At a gathering of more than 500 Texas cattle feeders, National Cattlemen's Beef Association President Jim McAdams told cattlemen the roadmap to success for our industry is a proven one: increasing beef demand by producing the highest quality, grain-fed beef more efficiently than anyone in the world.
McAdams was a featured speaker Monday at the Texas Cattle Feeders Association Annual Convention in Grapevine.
He called on all participants of the beef industry to be part of this successful solution, "We are going to beat the competition because we do it right and we do it better."
McAdams notes there have been very few bad days over the past three years as cattlemen have enjoyed the best of the cattle cycle, which has contributed to record prices and record profits. But, he warns, "We all know that the good times as far as profitability won't continue forever."
There is a truth that all cattlemen know--high cattle prices don't last forever and the cattle cycle will always be dependable. "It will turn," says McAdams, "just when enough of us are certain we will never see another bad day."
All cattle producers want to extend this profitable period for as long as possible, the Adkins, Texas, rancher says. "Success will depend upon how effective we are in continuing to build demand. Only by growing demand faster than we grow supplies will we be able to flatten the boom and bust cycle."
Some are concerned that U.S. cattlemen will be able to compete in the international market. "The fear is we cannot produce beef as cheaply as other countries such as Brazil. This is not dissimilar to the fear we had regarding poultry in the past."
However, McAdams told cattle feeders the goal isn't to produce a protein that is as cheap as poultry or as cheap as other countries' beef, but to produce the protein that has the highest value in the world, the most efficiently.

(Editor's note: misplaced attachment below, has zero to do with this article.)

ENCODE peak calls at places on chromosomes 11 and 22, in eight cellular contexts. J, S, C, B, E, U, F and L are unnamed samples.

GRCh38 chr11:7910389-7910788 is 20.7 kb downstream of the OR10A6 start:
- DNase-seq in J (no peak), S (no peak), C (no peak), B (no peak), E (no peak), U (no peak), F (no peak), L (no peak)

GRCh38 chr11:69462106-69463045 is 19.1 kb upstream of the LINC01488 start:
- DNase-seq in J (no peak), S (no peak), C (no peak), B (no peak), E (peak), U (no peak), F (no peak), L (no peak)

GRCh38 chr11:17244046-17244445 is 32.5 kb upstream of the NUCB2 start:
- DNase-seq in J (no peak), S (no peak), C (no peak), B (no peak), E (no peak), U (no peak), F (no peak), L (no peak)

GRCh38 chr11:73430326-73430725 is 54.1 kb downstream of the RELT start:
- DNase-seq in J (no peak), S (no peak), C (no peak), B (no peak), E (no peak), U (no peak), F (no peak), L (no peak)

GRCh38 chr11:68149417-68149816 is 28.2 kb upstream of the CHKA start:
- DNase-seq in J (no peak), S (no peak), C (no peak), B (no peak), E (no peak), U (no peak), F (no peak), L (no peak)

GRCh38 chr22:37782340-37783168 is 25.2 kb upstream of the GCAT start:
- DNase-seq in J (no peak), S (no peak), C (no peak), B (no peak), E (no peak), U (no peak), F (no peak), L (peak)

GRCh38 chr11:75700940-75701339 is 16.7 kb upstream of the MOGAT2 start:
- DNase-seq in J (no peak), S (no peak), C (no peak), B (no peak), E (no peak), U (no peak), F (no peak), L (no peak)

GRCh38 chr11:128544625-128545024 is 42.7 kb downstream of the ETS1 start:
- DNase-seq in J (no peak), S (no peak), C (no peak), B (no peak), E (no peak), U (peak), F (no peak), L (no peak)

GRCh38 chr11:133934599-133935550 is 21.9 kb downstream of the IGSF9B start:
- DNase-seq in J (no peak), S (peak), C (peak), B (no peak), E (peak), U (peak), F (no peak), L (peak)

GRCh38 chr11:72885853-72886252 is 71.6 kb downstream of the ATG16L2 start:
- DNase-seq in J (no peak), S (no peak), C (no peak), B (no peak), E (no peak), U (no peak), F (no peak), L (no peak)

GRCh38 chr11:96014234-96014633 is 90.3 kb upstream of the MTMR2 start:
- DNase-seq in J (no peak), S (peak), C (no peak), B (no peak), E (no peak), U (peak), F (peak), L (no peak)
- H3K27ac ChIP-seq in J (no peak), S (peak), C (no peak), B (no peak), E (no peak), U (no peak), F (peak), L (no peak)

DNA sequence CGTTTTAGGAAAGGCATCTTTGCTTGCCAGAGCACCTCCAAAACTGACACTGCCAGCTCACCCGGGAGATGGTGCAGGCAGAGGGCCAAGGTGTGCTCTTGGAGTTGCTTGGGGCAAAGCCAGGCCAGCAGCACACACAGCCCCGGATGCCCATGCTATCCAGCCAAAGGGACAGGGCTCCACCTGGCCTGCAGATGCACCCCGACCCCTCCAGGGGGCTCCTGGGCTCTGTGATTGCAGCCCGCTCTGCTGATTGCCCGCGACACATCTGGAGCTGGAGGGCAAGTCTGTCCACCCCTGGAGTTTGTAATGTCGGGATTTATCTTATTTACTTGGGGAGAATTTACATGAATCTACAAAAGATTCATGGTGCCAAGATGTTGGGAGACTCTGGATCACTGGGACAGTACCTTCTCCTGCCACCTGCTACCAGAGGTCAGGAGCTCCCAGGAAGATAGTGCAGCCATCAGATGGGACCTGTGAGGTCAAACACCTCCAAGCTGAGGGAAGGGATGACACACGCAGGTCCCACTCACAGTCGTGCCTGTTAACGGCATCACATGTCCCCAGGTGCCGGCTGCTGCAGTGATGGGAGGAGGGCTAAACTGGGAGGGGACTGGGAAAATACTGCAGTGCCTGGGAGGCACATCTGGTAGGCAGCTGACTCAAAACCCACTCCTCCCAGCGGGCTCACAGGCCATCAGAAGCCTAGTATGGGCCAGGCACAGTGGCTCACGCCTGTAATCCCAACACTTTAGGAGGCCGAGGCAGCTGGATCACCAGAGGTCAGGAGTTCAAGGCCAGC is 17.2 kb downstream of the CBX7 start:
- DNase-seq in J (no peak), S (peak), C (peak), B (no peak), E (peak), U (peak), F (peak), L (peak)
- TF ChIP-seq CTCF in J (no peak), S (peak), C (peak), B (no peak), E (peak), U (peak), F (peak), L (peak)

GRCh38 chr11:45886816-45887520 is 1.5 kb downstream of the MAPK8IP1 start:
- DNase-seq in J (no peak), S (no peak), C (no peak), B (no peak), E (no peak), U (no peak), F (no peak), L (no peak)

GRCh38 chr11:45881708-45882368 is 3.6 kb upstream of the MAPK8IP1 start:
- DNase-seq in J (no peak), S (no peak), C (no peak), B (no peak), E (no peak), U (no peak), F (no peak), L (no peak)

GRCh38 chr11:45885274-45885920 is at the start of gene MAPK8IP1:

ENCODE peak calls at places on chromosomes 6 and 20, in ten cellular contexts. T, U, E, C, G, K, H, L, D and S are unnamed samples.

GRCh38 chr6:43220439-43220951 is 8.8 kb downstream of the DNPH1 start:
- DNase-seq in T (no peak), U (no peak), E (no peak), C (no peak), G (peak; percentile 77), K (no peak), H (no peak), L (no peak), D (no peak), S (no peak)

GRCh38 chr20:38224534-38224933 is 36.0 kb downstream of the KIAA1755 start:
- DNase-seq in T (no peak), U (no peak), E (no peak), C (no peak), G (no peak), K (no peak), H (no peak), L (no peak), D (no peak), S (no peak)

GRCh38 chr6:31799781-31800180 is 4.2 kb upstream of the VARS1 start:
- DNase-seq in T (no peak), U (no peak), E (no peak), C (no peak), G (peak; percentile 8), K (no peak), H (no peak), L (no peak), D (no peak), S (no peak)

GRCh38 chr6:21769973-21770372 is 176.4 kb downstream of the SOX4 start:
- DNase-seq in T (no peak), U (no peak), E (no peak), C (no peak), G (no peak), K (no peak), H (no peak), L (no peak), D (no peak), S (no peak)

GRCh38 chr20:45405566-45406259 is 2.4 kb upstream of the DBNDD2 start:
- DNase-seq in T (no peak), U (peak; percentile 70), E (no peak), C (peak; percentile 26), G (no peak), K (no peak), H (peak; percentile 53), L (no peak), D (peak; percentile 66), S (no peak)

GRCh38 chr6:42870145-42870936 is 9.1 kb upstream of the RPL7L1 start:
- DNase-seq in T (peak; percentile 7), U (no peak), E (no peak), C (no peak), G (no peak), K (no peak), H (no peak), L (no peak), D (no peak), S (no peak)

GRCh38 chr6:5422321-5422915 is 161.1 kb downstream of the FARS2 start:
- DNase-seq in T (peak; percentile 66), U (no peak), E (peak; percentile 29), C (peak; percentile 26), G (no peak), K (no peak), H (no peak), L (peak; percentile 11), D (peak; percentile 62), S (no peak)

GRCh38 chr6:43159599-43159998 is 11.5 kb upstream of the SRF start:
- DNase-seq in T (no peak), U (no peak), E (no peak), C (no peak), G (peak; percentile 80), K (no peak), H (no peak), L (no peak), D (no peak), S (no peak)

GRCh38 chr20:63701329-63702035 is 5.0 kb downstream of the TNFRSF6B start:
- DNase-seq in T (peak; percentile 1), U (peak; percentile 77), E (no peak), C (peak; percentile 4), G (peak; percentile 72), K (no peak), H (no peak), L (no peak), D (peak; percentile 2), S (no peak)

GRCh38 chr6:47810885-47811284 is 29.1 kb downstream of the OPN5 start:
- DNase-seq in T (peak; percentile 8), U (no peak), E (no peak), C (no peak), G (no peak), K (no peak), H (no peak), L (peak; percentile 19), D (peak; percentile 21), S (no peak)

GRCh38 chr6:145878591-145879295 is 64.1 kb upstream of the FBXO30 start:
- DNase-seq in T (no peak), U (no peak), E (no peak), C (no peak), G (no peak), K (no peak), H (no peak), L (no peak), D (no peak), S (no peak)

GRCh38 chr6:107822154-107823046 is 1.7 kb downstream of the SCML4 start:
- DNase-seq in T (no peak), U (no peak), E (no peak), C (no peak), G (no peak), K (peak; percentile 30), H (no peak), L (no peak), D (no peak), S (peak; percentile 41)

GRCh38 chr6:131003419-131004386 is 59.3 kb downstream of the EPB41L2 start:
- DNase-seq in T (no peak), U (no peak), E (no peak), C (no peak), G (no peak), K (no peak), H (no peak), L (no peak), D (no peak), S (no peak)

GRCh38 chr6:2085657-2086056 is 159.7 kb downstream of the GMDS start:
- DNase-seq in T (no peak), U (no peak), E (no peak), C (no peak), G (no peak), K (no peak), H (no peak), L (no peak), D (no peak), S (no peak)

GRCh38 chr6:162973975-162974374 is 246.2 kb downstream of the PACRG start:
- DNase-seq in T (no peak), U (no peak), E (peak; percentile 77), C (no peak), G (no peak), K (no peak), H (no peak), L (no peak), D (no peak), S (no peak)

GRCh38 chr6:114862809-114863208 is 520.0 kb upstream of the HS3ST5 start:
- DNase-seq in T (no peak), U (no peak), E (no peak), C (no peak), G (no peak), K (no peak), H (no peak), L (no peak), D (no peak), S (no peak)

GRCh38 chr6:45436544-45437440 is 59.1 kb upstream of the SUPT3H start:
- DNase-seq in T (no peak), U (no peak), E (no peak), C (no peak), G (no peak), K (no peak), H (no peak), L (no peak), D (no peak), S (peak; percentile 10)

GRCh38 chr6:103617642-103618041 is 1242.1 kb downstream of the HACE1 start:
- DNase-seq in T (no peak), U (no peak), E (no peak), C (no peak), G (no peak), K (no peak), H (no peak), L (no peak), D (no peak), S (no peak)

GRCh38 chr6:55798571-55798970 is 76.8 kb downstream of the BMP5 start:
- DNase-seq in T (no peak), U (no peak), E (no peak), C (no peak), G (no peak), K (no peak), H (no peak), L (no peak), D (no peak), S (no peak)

But to achieve the highest value for their products, U.S. cattlemen must be able to sell it to the world's consumers. "We need international trade so our industry can reach its full potential. A strong domestic and global marketplace for our beef is critical to our ability to grow our profits and to grow our ranches and feedyards so that our sons and daughters can have a future in this business," he says.
"But let me be clear. Some confuse our faith in our ability to compete globally with a belief that we support unfettered access to our domestic market. That is not the case." NCBA has been and will continue to be ever-vigilant in ensuring that whatever enters this country is safe, he promised cattle feeders, and that cattle are protected and that America's cattle producers are never placed at a competitive disadvantage. "Trade must be fair, whether it is here at home or anywhere else in the world."
Without integrity in markets, he notes, people lose trust. And once trust is lost, loss of freedoms usually follows.
"Unfortunately, we see that in the divisiveness we have in our own industry." In the Old West, he notes, people were susceptible to buying antidotes from snake oil salesmen. "There has been a lot of snake oil peddled over the last few years in our industry," he says. "The only way to counter snake oil salesmen is to be science-based and perform with integrity so as to earn trust."